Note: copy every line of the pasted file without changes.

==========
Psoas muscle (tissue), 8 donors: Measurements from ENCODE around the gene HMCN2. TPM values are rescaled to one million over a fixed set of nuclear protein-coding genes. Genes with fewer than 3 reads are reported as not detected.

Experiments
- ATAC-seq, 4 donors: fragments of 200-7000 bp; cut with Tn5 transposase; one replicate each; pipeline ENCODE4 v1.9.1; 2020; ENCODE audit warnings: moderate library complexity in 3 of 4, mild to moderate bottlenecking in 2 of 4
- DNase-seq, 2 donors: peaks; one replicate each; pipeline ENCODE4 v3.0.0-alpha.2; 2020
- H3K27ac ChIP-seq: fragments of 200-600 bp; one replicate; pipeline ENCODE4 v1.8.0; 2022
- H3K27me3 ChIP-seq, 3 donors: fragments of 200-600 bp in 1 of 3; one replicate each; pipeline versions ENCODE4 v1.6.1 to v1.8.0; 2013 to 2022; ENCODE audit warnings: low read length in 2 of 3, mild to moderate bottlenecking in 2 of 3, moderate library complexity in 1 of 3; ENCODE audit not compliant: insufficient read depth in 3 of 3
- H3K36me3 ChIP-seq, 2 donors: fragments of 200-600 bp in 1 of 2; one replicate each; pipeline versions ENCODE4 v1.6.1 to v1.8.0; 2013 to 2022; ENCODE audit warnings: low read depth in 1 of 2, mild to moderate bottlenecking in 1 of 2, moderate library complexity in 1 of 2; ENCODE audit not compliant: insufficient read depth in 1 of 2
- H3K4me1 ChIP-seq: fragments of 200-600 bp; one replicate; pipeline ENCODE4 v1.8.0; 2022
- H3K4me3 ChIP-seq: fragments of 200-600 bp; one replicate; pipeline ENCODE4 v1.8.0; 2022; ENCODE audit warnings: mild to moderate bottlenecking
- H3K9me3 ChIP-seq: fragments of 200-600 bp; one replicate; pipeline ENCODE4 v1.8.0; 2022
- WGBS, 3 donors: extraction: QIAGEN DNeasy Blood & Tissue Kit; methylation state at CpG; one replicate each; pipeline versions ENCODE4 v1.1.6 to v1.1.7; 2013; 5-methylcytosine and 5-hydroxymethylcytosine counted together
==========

Psoas muscle (tissue), 8 donors: Measurements from ENCODE around the gene HMCN2. TPM values are rescaled to one million over a fixed set of nuclear protein-coding genes. Genes with fewer than 3 reads are reported as not detected.

Experiments
- ATAC-seq, 4 donors: fragments of 200-7000 bp; cut with Tn5 transposase; one replicate each; pipeline ENCODE4 v1.9.1; 2020; ENCODE audit warnings: moderate library complexity in 3 of 4, mild to moderate bottlenecking in 2 of 4
- DNase-seq, 2 donors: peaks; one replicate each; pipeline ENCODE4 v3.0.0-alpha.2; 2020
- H3K27ac ChIP-seq: fragments of 200-600 bp; one replicate; pipeline ENCODE4 v1.8.0; 2022
- H3K27me3 ChIP-seq, 3 donors: fragments of 200-600 bp in 1 of 3; one replicate each; pipeline versions ENCODE4 v1.6.1 to v1.8.0; 2013 to 2022; ENCODE audit warnings: low read length in 2 of 3, mild to moderate bottlenecking in 2 of 3, moderate library complexity in 1 of 3; ENCODE audit not compliant: insufficient read depth in 3 of 3
- H3K36me3 ChIP-seq, 2 donors: fragments of 200-600 bp in 1 of 2; one replicate each; pipeline versions ENCODE4 v1.6.1 to v1.8.0; 2013 to 2022; ENCODE audit warnings: low read depth in 1 of 2, mild to moderate bottlenecking in 1 of 2, moderate library complexity in 1 of 2; ENCODE audit not compliant: insufficient read depth in 1 of 2
- H3K4me1 ChIP-seq: fragments of 200-600 bp; one replicate; pipeline ENCODE4 v1.8.0; 2022
- H3K4me3 ChIP-seq: fragments of 200-600 bp; one replicate; pipeline ENCODE4 v1.8.0; 2022; ENCODE audit warnings: mild to moderate bottlenecking
- H3K9me3 ChIP-seq: fragments of 200-600 bp; one replicate; pipeline ENCODE4 v1.8.0; 2022
- WGBS, 3 donors: extraction: QIAGEN DNeasy Blood & Tissue Kit; methylation state at CpG; one replicate each; pipeline versions ENCODE4 v1.1.6 to v1.1.7; 2013; 5-methylcytosine and 5-hydroxymethylcytosine counted together